“Admit as inpatient” are probably the most valuable words written or electronically entered by physicians. And to be honest, I think the Centers for Medicare & Medicaid Services (CMS) has a little too much psychological and physical dependence on these words.
Is a patient any less a patient because those three words are not on the chart? I don’t think so. Does it cost a hospital less to care for a patient if those three words are not on the chart? I know that’s not true. And does something magically happen to a patient when they leave the hospital if they had those three words on the chart, but they were not authenticated prior to discharge? They sure look the same when they leave. Yet this phrase is seems to be viewed by CMS as being even more important than anything else that happens to the patient.
This came up two weeks ago when a physician advisor asked how to status a patient who came into the emergency department with a heart attack. During cardiac catheterization the patient rapidly decompensated and required the placement of an intra-aortic balloon pump to maintain circulation – and actually, to keep them alive. The patient then was rapidly transferred to a larger hospital for specialized care.
But those silly doctors, in their rush to save a life, did not stop to consult addendum E of the Outpatient Prospective Payment System (OPPS) Final Rule and see that an intra-aortic balloon pump is an inpatient-only surgery – and therefore, an inpatient admission order should have been written prior to the patient’s discharge.
As a result, the hospital is unable to bill for an inpatient admission; it must bill an outpatient stay and get paid a much lower outpatient rate for saving that patient’s life. In fact, since the patient underwent a cardiac catheterization and the balloon pump procedure, by outpatient bundling rules (only one SI = J1 procedure is paid), the hospital will get no money beyond the payment for the catheterization.
But can’t the hospital explain that the patient was dying, and patient care should come first? Well, that sounds good, but the example CMS gives for the extremely rare situation when billing with a missing or defective order is a patient who has emergent open-heart surgery and spends several days at the hospital – not the patient who never even gets to an inpatient bed, but underwent an inpatient-only surgery.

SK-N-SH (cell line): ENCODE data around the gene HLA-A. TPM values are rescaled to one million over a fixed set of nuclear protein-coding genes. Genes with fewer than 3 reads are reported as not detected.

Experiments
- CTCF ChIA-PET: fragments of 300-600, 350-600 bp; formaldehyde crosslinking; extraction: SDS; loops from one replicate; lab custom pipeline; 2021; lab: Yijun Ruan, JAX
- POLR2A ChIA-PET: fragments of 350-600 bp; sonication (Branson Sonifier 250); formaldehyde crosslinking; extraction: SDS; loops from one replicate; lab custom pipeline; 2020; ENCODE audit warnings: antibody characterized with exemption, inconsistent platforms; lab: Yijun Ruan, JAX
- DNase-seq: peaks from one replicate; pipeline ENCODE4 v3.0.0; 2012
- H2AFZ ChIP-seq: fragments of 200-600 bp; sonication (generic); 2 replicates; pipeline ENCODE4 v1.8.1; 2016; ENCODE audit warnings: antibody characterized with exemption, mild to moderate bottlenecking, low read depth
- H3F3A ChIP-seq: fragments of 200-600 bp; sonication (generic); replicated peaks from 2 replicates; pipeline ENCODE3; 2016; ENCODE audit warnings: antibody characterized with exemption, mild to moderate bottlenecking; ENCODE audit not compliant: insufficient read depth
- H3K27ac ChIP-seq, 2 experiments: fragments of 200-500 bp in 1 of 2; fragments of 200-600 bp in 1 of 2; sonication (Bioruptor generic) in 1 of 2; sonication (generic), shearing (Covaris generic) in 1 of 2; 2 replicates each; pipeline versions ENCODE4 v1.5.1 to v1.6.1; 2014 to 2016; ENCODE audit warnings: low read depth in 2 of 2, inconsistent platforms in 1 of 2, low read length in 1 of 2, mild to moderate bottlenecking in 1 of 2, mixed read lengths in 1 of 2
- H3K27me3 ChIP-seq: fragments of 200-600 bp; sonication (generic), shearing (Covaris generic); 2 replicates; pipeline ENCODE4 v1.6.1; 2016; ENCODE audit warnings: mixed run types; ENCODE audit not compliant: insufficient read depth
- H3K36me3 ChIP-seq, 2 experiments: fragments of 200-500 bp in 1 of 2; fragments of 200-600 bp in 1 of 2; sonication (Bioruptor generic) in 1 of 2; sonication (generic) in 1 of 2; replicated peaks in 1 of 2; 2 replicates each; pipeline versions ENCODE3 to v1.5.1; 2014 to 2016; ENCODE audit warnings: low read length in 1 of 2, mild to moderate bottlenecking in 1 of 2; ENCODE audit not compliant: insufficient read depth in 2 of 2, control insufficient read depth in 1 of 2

One case management director recently stated that his hospital’s write-offs of inpatient-only surgeries without admission orders is a constant problem, since the surgery booked by the surgeon and the actual surgery performed often differ just slightly and result in a new code and a different required status. And if that status was inpatient, the hospital is out of luck and gets no payment.
And why the requirement to authenticate a verbal admission order prior to discharge? That also has no logical explanation. The patient was formally admitted as inpatient, received inpatient care, and was discharged. Yet the lack of a simple signature potentially costs the hospital tens of thousands of dollars.
I can’t explain why these three words mean so much. I know it is outlined in the Social Security Act and federal regulations, and but it just feels good to be able to go on Monitor Mondays and suggest to CMS and Congress that they just get beyond it.